Changes in dominant groups of the gut microbiota do not explain cereal-fiber induced improvement of whole-body insulin sensitivity

  • Weickert M
  • Arafat A
  • Blaut M
 et al. 
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Abstract

BACKGROUND: Diets high in cereal-fiber (HCF) have been shown to improve whole-body insulin sensitivity. In search for potential mechanisms we hypothesized that a supplemented HCF-diet influences the composition of the human gut microbiota and/or biomarkers of colonic carbohydrate fermentation.

METHODS: We performed a randomized controlled 18-week intervention in group-matched overweight participants. Fecal samples of 69 participants receiving isoenergetic HCF (cereal-fiber 43 g/day), or control (cereal-fiber 14 g/day), or high-protein (HP, 28% of energy-intake, cereal-fiber 14 g/day), or moderately high cereal fiber/protein diets (MIX; protein 23% of energy-intake, cereal-fiber 26 g/day) with comparable fat contents were investigated for diet-induced changes of dominant groups of the gut microbiota, and of fecal short-chain fatty-acids (SCFA) including several of their proposed targets, after 0, 6, and 18-weeks of dietary intervention. In vitro fermentation of the cereal fiber extracts as used in the HCF and MIX diets was analyzed using gas chromatography. Diet-induced effects on whole-body insulin-sensitivity were measured using euglycaemic-hyperinsulinemic clamps and re-calculated in the here investigated subset of n = 69 participants that provided sufficient fecal samples on all study days.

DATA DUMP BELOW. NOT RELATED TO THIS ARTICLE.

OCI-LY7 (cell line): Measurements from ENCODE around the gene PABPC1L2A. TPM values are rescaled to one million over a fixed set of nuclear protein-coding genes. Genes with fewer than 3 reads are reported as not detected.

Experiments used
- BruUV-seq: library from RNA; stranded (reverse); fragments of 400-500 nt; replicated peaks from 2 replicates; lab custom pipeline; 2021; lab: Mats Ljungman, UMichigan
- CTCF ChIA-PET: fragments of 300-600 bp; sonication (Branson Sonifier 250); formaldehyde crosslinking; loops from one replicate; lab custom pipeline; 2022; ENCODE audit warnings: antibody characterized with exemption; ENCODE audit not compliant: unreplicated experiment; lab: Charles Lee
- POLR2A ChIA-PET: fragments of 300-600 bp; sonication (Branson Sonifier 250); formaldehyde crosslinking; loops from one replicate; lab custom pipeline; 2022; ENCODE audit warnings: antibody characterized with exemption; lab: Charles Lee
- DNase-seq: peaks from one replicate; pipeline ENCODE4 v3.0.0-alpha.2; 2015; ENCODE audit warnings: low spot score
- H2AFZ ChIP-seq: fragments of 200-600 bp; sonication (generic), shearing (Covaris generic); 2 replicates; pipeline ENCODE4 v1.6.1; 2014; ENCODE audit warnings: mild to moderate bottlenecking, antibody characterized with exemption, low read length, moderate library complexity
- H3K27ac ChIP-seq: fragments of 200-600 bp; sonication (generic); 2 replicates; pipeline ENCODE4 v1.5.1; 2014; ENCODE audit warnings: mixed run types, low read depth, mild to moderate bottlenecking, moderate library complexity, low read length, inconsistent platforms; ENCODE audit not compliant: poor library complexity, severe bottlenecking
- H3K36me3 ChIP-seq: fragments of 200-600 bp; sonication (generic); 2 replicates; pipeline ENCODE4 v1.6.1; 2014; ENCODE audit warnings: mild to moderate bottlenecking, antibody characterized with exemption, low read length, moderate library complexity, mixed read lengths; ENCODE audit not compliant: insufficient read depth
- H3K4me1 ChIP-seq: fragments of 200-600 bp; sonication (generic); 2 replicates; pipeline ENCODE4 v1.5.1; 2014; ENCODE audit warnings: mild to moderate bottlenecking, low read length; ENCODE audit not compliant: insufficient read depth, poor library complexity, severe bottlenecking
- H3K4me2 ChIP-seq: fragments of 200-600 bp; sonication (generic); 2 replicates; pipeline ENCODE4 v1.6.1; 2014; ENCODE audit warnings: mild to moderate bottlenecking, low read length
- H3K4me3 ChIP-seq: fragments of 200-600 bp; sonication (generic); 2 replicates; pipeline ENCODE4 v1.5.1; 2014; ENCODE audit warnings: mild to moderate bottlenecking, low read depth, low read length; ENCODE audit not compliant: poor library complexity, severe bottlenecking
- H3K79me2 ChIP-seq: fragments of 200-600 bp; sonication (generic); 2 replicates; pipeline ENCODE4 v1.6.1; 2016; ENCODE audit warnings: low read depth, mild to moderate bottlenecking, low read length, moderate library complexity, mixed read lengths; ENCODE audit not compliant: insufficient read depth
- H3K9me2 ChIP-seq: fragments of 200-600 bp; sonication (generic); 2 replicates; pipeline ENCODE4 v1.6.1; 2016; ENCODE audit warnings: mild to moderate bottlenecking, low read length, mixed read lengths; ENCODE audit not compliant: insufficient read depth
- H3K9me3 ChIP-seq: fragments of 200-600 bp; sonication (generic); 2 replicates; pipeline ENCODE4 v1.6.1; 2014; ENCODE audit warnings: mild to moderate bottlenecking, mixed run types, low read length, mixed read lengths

RESULTS: Gut microbiota groups and biomarkers of colonic fermentation were comparable between groups at baseline (week 0). No diet-induced differences were detected between groups during this isoenergetic intervention, neither in the full model nor in uncorrected subgroup-analyses. The cereal-fiber extract as used for preparation of the supplements in the HCF and MIX groups did not support in vitro fermentation. Fecal acetate, propionate, and butyrate concentrations remained unchanged, as well as potential targets of increased SCFA, whereas valerate increased after 6-weeks in the HP-group only (p = 0.037). Insulin-sensitivity significantly increased in the HCF-group from week-6 (baseline M-value 3.8 ± 0.4 vs 4.3 ± 0.4 mg·kg-1·min-1, p = 0.015; full model 0-18-weeks, treatment-x-time interaction, p = 0.046).

CONCLUSIONS: Changes in the composition of the gut microbiota and/or markers of colonic carbohydrate fermentation did not contribute explaining the observed early onset and significant improvement of whole-body insulin sensitivity with the here investigated HCF-diet.

TRIAL REGISTRATION: This trial was registered at http://www.clinicaltrials.gov as NCT00579657.

Author-supplied keywords

  • cereal fiber
  • colonic fermentation
  • gut microbiota
  • short chain fatty acids (SCFA)
  • whole-body insulin sensitivity

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